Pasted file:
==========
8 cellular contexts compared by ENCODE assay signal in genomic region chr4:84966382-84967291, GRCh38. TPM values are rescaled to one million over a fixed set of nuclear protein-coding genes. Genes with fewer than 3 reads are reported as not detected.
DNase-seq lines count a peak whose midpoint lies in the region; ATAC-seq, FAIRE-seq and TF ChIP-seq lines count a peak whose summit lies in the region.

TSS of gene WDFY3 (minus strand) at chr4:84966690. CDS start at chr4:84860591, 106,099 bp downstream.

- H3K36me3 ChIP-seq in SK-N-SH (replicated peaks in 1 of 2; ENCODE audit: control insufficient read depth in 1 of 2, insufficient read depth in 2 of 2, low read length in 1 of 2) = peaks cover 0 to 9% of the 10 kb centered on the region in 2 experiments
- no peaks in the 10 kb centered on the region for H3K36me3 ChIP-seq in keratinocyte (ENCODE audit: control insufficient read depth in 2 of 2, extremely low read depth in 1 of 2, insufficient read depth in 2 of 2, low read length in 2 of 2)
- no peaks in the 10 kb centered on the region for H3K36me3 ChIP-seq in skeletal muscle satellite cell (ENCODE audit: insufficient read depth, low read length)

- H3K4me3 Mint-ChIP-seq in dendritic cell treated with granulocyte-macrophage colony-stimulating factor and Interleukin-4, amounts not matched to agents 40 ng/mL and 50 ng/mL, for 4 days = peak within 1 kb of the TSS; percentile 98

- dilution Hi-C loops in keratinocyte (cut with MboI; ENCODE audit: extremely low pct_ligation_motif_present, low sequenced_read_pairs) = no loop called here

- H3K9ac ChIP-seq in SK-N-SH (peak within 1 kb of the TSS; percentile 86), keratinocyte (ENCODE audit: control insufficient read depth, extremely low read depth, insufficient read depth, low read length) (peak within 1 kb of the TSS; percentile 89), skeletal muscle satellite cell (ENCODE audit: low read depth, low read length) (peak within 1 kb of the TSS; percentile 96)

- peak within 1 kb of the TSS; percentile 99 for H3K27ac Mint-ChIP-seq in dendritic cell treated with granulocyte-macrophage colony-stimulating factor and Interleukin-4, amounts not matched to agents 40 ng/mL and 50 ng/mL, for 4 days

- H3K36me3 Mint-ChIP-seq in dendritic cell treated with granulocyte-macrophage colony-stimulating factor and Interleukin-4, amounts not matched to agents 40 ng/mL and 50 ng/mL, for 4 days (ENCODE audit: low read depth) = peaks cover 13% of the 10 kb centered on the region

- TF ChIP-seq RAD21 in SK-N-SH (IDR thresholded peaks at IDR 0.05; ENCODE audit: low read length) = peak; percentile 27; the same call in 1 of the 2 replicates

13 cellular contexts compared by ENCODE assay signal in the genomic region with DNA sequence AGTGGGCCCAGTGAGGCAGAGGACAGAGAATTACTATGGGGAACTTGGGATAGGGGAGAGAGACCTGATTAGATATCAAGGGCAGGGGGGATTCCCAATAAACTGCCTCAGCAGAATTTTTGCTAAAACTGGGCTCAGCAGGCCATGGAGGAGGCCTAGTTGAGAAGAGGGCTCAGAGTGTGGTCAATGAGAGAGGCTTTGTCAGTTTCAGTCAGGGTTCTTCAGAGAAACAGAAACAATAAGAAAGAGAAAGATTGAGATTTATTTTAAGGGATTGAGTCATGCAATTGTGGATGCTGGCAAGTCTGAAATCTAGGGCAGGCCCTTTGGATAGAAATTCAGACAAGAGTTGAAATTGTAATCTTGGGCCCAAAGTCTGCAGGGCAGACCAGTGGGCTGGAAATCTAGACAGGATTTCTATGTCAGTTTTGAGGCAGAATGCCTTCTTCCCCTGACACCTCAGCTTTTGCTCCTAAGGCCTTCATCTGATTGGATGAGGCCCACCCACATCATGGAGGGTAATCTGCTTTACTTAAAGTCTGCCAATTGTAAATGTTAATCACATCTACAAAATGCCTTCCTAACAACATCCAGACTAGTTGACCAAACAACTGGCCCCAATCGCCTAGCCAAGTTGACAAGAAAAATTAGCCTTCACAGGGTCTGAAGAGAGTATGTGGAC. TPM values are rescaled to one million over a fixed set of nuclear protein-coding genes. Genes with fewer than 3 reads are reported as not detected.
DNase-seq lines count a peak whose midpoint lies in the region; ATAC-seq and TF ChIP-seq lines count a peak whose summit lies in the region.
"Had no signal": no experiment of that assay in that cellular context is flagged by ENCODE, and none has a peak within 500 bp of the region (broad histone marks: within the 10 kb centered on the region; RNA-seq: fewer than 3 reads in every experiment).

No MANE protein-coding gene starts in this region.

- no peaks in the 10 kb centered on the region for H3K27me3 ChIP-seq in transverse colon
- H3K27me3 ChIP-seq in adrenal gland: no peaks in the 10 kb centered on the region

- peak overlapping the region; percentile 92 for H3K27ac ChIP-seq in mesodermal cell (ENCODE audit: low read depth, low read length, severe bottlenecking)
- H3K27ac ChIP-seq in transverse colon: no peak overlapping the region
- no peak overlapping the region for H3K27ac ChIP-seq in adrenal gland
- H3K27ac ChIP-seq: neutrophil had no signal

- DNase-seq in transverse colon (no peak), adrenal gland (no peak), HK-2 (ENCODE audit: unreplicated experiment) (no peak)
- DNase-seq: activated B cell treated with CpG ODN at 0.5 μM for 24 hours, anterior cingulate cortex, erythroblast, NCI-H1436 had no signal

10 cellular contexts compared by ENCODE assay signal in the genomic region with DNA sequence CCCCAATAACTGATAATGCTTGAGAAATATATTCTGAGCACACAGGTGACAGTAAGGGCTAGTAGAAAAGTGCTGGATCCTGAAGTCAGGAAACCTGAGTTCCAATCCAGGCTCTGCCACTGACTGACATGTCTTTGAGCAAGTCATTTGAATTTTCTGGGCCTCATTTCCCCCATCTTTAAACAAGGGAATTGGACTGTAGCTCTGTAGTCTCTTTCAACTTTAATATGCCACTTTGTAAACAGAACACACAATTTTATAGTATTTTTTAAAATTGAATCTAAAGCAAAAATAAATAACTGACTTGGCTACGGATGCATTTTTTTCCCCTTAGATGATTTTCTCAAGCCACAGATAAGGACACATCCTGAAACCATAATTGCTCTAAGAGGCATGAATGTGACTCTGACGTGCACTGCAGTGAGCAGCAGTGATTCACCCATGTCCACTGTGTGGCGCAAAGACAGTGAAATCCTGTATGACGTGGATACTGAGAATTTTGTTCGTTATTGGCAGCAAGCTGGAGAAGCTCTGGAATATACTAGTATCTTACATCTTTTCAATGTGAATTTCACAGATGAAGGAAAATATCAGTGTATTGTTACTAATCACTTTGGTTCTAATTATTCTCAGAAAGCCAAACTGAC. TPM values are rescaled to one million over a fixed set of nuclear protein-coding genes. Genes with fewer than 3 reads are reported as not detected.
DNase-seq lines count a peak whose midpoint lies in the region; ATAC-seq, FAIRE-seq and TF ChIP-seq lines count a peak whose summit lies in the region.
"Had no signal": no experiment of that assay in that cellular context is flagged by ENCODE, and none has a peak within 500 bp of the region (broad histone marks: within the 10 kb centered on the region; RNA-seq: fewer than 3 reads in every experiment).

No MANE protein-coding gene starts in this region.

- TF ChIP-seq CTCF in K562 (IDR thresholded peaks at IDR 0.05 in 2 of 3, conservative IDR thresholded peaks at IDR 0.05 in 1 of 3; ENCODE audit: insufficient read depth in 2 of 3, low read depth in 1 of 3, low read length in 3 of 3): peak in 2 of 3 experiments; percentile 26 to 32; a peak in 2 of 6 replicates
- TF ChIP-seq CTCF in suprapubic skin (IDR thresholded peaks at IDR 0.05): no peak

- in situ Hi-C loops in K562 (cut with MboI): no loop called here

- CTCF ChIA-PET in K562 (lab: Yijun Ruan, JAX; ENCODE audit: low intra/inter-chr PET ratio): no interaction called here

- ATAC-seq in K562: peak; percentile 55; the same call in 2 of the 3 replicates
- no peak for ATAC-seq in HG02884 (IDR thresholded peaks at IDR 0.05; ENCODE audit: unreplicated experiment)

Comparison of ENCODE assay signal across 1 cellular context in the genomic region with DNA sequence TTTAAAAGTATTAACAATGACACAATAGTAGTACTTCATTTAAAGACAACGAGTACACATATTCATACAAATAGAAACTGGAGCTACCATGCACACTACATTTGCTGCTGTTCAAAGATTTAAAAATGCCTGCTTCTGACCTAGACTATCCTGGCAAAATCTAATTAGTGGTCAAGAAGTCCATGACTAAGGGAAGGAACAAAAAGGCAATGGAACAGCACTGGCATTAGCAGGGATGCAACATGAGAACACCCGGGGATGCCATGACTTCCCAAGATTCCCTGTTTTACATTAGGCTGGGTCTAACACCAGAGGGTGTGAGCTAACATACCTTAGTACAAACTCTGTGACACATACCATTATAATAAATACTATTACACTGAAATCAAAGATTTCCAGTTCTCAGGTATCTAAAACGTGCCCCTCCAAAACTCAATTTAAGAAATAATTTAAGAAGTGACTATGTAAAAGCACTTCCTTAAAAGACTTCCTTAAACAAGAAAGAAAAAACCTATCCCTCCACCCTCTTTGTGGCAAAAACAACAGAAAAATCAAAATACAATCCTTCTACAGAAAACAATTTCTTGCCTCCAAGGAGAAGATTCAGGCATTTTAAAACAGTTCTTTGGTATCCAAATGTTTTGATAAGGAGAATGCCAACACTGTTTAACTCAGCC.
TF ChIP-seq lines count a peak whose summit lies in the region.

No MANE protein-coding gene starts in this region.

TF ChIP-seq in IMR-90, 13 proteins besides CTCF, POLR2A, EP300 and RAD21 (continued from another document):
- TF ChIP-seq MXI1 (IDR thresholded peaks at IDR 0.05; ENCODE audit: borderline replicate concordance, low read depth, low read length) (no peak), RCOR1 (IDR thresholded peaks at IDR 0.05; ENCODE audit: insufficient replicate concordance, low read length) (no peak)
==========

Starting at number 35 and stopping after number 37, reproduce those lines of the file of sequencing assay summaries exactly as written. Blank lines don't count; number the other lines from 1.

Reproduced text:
Comparison of ENCODE assay signal across 1 cellular context in the genomic region with DNA sequence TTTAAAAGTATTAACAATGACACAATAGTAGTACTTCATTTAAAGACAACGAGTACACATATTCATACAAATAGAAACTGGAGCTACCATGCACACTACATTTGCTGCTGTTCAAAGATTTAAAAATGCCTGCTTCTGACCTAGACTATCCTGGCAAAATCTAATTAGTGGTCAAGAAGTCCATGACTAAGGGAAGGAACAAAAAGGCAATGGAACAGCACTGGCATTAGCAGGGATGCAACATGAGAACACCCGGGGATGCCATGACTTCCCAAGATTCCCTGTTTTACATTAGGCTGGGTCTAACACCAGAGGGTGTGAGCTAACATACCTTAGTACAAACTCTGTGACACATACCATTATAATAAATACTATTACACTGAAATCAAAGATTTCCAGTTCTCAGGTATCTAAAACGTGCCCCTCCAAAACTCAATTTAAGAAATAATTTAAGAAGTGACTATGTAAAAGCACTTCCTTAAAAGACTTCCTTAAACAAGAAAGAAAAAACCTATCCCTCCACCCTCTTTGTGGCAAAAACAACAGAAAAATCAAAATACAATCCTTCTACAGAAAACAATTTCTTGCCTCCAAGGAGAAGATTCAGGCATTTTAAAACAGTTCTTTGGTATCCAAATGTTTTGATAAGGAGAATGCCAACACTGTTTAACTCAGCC.
TF ChIP-seq lines count a peak whose summit lies in the region.

No MANE protein-coding gene starts in this region.